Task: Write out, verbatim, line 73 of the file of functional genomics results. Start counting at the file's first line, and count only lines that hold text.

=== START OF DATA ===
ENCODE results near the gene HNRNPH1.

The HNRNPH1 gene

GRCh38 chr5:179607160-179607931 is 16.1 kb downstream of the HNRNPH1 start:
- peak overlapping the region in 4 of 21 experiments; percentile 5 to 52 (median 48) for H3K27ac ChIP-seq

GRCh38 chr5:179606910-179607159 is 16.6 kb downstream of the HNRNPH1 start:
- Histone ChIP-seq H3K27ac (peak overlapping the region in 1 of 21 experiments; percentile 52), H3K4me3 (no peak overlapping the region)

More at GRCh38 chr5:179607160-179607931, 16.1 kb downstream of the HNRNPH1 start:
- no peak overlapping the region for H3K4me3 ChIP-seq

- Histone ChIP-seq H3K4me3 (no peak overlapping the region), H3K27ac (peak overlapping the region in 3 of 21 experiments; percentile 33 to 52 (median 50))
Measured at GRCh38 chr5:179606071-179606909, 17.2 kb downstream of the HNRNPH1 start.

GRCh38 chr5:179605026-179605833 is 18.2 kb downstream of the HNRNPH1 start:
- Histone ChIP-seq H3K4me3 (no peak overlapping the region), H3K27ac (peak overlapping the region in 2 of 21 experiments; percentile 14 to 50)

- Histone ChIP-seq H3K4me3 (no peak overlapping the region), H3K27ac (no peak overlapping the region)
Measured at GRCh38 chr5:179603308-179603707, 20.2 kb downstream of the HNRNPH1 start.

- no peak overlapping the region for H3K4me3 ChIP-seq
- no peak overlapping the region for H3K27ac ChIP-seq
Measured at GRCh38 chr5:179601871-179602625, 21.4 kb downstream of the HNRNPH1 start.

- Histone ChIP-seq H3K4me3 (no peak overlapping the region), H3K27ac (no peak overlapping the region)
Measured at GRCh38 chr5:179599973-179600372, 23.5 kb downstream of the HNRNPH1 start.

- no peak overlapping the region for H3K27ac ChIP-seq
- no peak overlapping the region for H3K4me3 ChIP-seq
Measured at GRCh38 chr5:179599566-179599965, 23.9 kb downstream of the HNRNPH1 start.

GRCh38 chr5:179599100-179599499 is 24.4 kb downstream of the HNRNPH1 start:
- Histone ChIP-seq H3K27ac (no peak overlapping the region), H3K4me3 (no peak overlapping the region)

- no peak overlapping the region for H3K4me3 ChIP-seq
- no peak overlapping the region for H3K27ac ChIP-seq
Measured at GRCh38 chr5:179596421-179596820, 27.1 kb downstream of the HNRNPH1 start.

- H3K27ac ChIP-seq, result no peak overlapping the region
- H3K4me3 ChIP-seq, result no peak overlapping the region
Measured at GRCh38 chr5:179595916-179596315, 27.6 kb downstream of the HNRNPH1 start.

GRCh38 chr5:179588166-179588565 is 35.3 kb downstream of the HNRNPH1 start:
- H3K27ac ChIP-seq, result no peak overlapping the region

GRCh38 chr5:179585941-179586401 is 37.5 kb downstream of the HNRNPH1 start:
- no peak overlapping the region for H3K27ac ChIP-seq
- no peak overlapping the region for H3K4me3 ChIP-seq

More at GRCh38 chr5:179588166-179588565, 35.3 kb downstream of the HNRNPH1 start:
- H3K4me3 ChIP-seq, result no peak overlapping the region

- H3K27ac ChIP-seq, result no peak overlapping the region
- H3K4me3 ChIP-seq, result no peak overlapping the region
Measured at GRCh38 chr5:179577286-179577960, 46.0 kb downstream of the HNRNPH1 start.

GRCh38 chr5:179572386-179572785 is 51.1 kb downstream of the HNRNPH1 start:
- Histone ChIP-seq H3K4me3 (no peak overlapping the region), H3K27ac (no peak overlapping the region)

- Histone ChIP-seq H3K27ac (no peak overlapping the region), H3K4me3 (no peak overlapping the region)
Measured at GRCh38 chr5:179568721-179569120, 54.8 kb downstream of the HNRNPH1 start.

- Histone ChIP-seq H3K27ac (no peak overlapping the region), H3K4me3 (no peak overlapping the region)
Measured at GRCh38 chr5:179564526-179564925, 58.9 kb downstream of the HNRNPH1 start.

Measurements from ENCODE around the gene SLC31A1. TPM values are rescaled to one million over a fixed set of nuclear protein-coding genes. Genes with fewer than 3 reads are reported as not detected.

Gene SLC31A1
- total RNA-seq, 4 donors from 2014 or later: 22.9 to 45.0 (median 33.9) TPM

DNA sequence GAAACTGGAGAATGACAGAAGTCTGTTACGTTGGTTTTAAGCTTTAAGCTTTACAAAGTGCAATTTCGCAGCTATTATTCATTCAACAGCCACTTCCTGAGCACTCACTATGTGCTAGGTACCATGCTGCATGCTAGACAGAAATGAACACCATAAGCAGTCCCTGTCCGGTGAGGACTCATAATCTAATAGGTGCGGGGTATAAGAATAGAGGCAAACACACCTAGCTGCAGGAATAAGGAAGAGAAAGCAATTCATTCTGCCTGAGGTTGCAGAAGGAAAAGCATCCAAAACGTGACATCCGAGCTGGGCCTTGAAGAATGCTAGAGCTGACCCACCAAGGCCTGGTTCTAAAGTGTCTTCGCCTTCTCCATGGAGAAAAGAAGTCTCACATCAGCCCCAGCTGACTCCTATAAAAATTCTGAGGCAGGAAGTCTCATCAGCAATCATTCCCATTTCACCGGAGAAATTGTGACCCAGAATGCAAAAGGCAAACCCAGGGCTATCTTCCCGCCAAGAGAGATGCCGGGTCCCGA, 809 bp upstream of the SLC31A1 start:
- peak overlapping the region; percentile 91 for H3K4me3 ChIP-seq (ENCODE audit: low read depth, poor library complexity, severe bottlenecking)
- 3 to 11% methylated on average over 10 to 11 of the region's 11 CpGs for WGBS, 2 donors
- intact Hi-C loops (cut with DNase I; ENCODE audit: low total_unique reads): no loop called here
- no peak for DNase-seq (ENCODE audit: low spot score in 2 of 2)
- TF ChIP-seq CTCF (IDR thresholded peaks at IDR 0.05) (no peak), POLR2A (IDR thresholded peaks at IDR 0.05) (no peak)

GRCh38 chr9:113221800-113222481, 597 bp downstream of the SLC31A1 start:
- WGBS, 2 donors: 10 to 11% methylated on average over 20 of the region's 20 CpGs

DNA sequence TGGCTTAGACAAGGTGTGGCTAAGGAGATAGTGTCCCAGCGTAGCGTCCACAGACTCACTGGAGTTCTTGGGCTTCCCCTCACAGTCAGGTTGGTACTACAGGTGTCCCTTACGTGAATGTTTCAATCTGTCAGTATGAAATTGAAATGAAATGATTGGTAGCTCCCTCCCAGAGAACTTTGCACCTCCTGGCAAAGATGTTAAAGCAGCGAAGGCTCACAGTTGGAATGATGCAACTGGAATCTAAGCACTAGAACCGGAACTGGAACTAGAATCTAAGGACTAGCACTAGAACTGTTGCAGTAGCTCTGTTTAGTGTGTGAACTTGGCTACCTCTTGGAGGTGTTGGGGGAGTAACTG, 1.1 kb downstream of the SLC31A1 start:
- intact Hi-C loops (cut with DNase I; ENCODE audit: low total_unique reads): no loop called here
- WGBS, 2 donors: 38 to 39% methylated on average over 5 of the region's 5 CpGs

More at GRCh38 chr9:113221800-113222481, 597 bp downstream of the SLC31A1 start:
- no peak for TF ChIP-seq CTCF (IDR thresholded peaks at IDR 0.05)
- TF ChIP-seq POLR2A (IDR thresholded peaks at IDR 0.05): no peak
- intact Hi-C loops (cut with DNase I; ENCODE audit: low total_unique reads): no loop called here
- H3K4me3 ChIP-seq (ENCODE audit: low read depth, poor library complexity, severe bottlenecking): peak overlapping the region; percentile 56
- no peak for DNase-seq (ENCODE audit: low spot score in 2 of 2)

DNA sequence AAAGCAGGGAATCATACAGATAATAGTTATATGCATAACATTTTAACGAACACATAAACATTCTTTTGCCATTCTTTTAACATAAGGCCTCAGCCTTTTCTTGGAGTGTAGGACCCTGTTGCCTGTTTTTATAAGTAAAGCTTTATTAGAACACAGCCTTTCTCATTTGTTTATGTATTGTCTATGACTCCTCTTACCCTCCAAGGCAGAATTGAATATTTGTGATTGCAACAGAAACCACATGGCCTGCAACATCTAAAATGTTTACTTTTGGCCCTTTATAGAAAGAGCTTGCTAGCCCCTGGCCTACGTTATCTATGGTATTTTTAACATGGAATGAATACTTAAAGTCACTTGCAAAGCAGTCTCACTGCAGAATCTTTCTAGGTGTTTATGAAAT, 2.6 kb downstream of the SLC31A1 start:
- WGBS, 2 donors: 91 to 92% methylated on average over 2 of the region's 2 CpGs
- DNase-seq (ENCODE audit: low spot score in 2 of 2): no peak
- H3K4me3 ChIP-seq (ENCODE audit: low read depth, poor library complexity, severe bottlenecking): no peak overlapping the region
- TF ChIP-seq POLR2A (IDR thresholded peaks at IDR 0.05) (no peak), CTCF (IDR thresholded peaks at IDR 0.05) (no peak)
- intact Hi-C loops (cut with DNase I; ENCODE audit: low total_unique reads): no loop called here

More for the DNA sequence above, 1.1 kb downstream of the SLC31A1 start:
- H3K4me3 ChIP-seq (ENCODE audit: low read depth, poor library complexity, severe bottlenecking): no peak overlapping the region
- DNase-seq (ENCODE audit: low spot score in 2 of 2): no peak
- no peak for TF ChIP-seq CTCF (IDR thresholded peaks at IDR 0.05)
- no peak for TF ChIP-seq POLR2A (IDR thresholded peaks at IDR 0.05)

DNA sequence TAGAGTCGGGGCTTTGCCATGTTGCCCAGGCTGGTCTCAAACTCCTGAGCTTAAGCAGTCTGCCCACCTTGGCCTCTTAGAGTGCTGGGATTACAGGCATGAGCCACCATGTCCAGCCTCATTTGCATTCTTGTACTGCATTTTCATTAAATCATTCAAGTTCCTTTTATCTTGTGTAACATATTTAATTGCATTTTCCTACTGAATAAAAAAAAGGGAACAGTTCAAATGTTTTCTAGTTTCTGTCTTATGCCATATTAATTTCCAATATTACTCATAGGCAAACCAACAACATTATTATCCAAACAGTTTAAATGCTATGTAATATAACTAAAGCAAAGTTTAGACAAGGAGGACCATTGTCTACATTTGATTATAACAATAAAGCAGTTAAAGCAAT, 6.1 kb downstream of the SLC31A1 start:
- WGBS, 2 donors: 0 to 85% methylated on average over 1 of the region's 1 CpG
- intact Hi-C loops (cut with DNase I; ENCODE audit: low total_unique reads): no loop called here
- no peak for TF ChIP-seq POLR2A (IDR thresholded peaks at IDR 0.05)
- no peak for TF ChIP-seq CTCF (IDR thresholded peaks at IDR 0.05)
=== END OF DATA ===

More for the DNA sequence above, 1.1 kb downstream of the SLC31A1 start: